Luxury car manufacturer Aston Martin (LSE:AML) has made a disappointing entry to the London market, with shares dropping to lows of £17.75p in morning trading after opening at £19.
The firm, which has gone bust seven times in its 105-year history, opened with a valuation of £4.3bn, below its initial hopes for a price tag of over £5bn. This figure prices it at around 23.6X EBITDA, slightly more than its main rival Ferrari.
According to The Guardian, James Bond’s carmaker of choice had initially indicated that shares would be priced between £17.50 and £22.50. However, earlier this week it narrowed this range to between £18.50 and £20 a share.
The firm, which is trading as Aston Martin Lagonda, has sold an initial25pc of its stock to institutional investors, company staff, customers and members of the Aston Martin Owners Club. Private investors can buy in from Monday.
The business has listed under new chief executive Andy Palmer, who has been spearheading a turnaround after years of it struggling to make a profit. The former Nissan veteran has been working to grow customers number by expanding the Aston Martin’s model range and using a higher turnover of new products to drive sales.
According to the BBC, current projects an electric flying car, luxury homes, and personal submarines. It is also looking at providing a luxury alternative in the electric vehicle market through its Lagonda division.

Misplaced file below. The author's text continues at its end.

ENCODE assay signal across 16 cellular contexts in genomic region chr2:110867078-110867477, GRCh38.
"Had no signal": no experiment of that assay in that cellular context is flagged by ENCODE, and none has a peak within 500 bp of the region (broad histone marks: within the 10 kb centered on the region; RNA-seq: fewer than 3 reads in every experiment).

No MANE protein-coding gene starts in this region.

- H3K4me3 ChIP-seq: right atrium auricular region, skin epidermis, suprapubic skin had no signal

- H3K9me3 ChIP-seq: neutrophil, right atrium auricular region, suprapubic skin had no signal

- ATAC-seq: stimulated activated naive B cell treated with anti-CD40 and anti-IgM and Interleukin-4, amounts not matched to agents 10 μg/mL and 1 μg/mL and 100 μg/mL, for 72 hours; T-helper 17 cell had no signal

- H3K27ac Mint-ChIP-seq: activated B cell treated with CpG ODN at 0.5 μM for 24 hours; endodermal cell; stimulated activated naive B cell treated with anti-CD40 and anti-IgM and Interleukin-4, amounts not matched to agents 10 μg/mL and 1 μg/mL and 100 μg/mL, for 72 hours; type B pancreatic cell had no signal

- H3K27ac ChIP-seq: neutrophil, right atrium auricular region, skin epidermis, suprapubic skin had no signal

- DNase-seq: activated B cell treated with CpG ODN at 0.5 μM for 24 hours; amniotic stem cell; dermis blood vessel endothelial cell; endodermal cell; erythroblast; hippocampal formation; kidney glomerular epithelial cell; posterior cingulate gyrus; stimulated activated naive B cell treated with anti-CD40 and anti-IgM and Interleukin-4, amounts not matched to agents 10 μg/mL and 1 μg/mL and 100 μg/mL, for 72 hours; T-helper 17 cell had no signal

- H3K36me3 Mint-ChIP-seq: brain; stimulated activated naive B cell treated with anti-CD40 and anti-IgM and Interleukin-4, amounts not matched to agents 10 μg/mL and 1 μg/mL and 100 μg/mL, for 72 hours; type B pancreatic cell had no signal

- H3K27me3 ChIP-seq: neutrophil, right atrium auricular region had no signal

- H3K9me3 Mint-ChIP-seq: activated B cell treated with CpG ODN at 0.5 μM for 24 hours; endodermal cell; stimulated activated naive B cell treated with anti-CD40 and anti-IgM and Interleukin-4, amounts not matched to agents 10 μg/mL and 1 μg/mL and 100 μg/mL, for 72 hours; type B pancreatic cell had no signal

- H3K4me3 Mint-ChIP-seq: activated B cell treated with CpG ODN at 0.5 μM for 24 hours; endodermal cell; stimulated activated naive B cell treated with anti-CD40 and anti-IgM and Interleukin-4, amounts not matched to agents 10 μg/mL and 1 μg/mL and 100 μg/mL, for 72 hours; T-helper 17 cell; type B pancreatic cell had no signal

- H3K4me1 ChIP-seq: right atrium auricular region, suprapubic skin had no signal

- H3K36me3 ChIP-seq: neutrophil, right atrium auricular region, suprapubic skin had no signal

In August, the business reported half-year profits of £42m while revenues rose 8pc to £445m. It expects full year-sales to hit between 6,200 and 6,400 units, up from a record 5,098 in 2017. It hopes its stock market listing will allow it to invest in higher production volumes and new products and has a near-term aim of building 10,000 units in 2020.
However, analysts have expressed concerns about the risk associated with its plans to launch a new core model every year from now until 2020. For example, James Congdon, managing director at Quest, said:‘Aston Martin has very aggressive growth plans. The execution of that growth needs to be flawless — nothing eats cash more than a car company when the cycle turns. There is concern that it’s more cyclical than the commentary has been.’
By listing, Aston Martin has set itself apart from luxury rivals like Jaguar, Bentley, and Rolls-Royce- all sold to foreign owners over recent years.
Palmer said: ‘Today’s listing on the London Stock Exchange represents a historic milestone for Aston Martin Lagonda. We are delighted by the positive response we have received from investors across the world and are very pleasedto welcome our new shareholders to the register. We are excited about the momentum across the company and are fully focusedon continuing to deliver our exciting growth strategy through the Second Century Plan.”